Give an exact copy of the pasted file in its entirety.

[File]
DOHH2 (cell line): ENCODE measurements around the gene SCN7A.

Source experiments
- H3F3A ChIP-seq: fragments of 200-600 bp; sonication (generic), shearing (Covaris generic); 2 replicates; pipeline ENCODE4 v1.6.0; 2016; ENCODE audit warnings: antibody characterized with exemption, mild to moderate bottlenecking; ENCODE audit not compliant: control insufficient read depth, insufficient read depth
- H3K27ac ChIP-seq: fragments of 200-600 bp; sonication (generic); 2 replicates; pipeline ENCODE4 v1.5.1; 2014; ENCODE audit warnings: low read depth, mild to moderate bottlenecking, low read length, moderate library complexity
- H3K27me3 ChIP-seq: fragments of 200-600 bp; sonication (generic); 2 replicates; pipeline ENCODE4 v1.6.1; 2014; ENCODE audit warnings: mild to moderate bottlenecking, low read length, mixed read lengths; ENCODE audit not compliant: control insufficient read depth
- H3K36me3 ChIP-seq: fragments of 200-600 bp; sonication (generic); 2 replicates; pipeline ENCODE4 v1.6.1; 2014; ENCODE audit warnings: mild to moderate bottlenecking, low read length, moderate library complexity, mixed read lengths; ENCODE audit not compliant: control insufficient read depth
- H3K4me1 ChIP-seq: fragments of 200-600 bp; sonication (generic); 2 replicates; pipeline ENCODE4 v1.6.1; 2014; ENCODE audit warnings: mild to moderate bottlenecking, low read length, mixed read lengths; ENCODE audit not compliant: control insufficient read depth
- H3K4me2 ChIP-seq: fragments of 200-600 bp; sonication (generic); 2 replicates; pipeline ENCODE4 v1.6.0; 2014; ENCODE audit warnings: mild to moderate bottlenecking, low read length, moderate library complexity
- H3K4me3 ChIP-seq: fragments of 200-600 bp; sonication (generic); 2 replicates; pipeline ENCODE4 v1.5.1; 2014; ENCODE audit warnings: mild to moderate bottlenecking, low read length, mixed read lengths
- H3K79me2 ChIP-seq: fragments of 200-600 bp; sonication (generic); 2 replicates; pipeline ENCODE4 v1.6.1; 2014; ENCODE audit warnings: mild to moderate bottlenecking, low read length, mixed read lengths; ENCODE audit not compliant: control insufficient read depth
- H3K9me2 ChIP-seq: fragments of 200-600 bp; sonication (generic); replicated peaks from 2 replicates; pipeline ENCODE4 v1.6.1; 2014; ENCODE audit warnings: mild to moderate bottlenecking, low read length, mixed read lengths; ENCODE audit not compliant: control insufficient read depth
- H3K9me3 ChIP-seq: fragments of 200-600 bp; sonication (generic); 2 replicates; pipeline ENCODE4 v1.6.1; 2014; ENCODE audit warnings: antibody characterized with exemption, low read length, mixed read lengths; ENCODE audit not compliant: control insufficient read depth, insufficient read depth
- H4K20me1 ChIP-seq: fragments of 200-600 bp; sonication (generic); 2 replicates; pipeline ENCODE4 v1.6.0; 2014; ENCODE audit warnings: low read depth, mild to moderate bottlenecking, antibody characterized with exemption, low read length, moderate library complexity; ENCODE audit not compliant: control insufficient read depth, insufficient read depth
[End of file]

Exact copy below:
DOHH2 (cell line): ENCODE measurements around the gene SCN7A.

Source experiments
- H3F3A ChIP-seq: fragments of 200-600 bp; sonication (generic), shearing (Covaris generic); 2 replicates; pipeline ENCODE4 v1.6.0; 2016; ENCODE audit warnings: antibody characterized with exemption, mild to moderate bottlenecking; ENCODE audit not compliant: control insufficient read depth, insufficient read depth
- H3K27ac ChIP-seq: fragments of 200-600 bp; sonication (generic); 2 replicates; pipeline ENCODE4 v1.5.1; 2014; ENCODE audit warnings: low read depth, mild to moderate bottlenecking, low read length, moderate library complexity
- H3K27me3 ChIP-seq: fragments of 200-600 bp; sonication (generic); 2 replicates; pipeline ENCODE4 v1.6.1; 2014; ENCODE audit warnings: mild to moderate bottlenecking, low read length, mixed read lengths; ENCODE audit not compliant: control insufficient read depth
- H3K36me3 ChIP-seq: fragments of 200-600 bp; sonication (generic); 2 replicates; pipeline ENCODE4 v1.6.1; 2014; ENCODE audit warnings: mild to moderate bottlenecking, low read length, moderate library complexity, mixed read lengths; ENCODE audit not compliant: control insufficient read depth
- H3K4me1 ChIP-seq: fragments of 200-600 bp; sonication (generic); 2 replicates; pipeline ENCODE4 v1.6.1; 2014; ENCODE audit warnings: mild to moderate bottlenecking, low read length, mixed read lengths; ENCODE audit not compliant: control insufficient read depth
- H3K4me2 ChIP-seq: fragments of 200-600 bp; sonication (generic); 2 replicates; pipeline ENCODE4 v1.6.0; 2014; ENCODE audit warnings: mild to moderate bottlenecking, low read length, moderate library complexity
- H3K4me3 ChIP-seq: fragments of 200-600 bp; sonication (generic); 2 replicates; pipeline ENCODE4 v1.5.1; 2014; ENCODE audit warnings: mild to moderate bottlenecking, low read length, mixed read lengths
- H3K79me2 ChIP-seq: fragments of 200-600 bp; sonication (generic); 2 replicates; pipeline ENCODE4 v1.6.1; 2014; ENCODE audit warnings: mild to moderate bottlenecking, low read length, mixed read lengths; ENCODE audit not compliant: control insufficient read depth
- H3K9me2 ChIP-seq: fragments of 200-600 bp; sonication (generic); replicated peaks from 2 replicates; pipeline ENCODE4 v1.6.1; 2014; ENCODE audit warnings: mild to moderate bottlenecking, low read length, mixed read lengths; ENCODE audit not compliant: control insufficient read depth
- H3K9me3 ChIP-seq: fragments of 200-600 bp; sonication (generic); 2 replicates; pipeline ENCODE4 v1.6.1; 2014; ENCODE audit warnings: antibody characterized with exemption, low read length, mixed read lengths; ENCODE audit not compliant: control insufficient read depth, insufficient read depth
- H4K20me1 ChIP-seq: fragments of 200-600 bp; sonication (generic); 2 replicates; pipeline ENCODE4 v1.6.0; 2014; ENCODE audit warnings: low read depth, mild to moderate bottlenecking, antibody characterized with exemption, low read length, moderate library complexity; ENCODE audit not compliant: control insufficient read depth, insufficient read depth